Thursday, May 21, 2015

New Data: Baltimore, still hyper-segregated, but (almost) Growing

It is another "Big Data" day for Baltimore and as we have started to get used to, the numbers aren't always good. A new Massey report shows that the number of hyper-segregated metro areas in the US has almost halfed, but Baltimore remains among those cities that still are.
The concept of hyper-segregation was developed in 1989 by Douglas Massey, currently a sociologist at Princeton and director of the university’s Office of Population Research. Its social effects are predictably terrible: povertycrime, and bad schools among them. But as Massey reports in a new paper in the journal Demographythe number of U.S. metro areas suffering hypersegregation seems to be on the decline—down from 40 in 1970 to 21 in 2010. (CityLab)
Baltimore, Maryland, and Ferguson, Missouri, share more than being the sites of racial strife over the past year. Both are part of metropolitan areas where black residents have been hypersegregated for the past four decades, according to Princeton researchers. (Princeton press release) 
Display on Metro Gallery Window why we love Baltimore (Photo ArchPlan. Inc.)

 The other set of data comes from our very own Jacob France Institute at the University of Baltimore and its Neighborhood Indicator Alliance, brief #3 under the title "Grow Baltimore", an investigation in the data aspects of the Mayor's initiative to grow Baltimore by 10,000 households.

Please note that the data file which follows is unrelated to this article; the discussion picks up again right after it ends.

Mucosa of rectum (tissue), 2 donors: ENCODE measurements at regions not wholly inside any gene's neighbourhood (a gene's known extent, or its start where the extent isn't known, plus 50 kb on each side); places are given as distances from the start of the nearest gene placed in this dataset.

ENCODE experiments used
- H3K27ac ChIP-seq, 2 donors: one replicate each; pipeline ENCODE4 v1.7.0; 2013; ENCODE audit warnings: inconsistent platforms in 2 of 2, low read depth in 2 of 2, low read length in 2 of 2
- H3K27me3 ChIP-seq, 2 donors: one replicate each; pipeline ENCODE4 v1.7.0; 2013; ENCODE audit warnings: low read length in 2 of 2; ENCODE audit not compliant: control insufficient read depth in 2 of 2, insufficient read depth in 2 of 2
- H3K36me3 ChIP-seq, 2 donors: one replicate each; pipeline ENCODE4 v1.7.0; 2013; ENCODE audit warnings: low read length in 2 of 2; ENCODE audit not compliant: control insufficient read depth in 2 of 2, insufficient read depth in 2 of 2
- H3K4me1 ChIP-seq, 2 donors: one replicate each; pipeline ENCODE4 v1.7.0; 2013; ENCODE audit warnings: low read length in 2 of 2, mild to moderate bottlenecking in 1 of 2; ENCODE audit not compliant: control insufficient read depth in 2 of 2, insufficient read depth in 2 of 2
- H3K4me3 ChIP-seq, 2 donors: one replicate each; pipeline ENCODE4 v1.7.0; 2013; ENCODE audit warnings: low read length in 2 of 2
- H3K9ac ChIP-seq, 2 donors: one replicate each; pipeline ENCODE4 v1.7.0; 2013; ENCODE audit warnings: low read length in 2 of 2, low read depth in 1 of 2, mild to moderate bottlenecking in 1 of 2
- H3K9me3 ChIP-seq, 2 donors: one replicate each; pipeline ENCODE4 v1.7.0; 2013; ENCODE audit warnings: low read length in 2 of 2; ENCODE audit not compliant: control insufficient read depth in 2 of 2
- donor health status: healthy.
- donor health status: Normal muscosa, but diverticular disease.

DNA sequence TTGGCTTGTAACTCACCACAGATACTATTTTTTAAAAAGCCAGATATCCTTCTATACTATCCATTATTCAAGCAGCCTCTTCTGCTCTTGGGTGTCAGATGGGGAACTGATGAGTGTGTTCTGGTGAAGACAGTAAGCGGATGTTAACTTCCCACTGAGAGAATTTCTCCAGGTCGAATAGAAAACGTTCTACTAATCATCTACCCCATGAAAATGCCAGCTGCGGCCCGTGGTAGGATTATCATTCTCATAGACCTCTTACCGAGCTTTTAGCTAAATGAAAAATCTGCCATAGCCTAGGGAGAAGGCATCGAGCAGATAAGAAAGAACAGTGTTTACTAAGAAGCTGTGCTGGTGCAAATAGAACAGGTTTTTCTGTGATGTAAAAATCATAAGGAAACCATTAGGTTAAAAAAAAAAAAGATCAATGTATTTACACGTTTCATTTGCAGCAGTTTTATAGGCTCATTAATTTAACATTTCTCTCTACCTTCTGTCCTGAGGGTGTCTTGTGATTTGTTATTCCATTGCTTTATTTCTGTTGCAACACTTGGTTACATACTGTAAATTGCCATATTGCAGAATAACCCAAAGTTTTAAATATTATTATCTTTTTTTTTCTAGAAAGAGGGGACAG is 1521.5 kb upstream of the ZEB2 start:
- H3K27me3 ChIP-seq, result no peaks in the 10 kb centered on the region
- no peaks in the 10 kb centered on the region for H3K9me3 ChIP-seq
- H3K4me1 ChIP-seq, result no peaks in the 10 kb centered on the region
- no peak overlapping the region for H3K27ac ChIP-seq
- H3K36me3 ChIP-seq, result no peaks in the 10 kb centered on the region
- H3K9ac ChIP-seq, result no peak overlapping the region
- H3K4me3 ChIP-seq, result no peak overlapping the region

this set of findings from the the report may not come as a big surprise:

Migration to and from Baltimore City: 
 38% of residents anticipate moving out of Baltimore City within 3 years.
 20% of Baltimore City public elementary school students who do not participate in the Free and Reduced Meal program transfer to other MD public schools each year.
Key Pull factors to Baltimore City: unique, affordable housing, a strong sense of community and walkability to amenities and work.
Word Cloud from the report
Key Push factors from Baltimore City: daily stressors such as litter, parking, property crime and vacant housing; high property taxes and insurance rates; poor performing public schools and lack of information about school choice; and few market rate housing choices for new retirees.
 5 key life moments for Baltimore migrants: entering college, changing jobs, household formation, child changing schools, and retirement.
Using the 5-year Homeowner Retention Index, Baltimore City retained 73.5% of owner-occupied households between 2008 and 2013. Loch Raven had the highest retention (82.5%) and Canton had the lowest (58.6%). 

The report comes at a time when Baltimore is taking a long hard look at everything that has been tried before to see what has worked and what hasn't. While the city has been successful in attracting immigrants, millenials and students, it has been unsuccessful so far in turning the in-migration into actual growth. Too many families still leave the city.

Klaus Philipsen, FAIA

BBJ article

Out-migration and destinations (Report #2)


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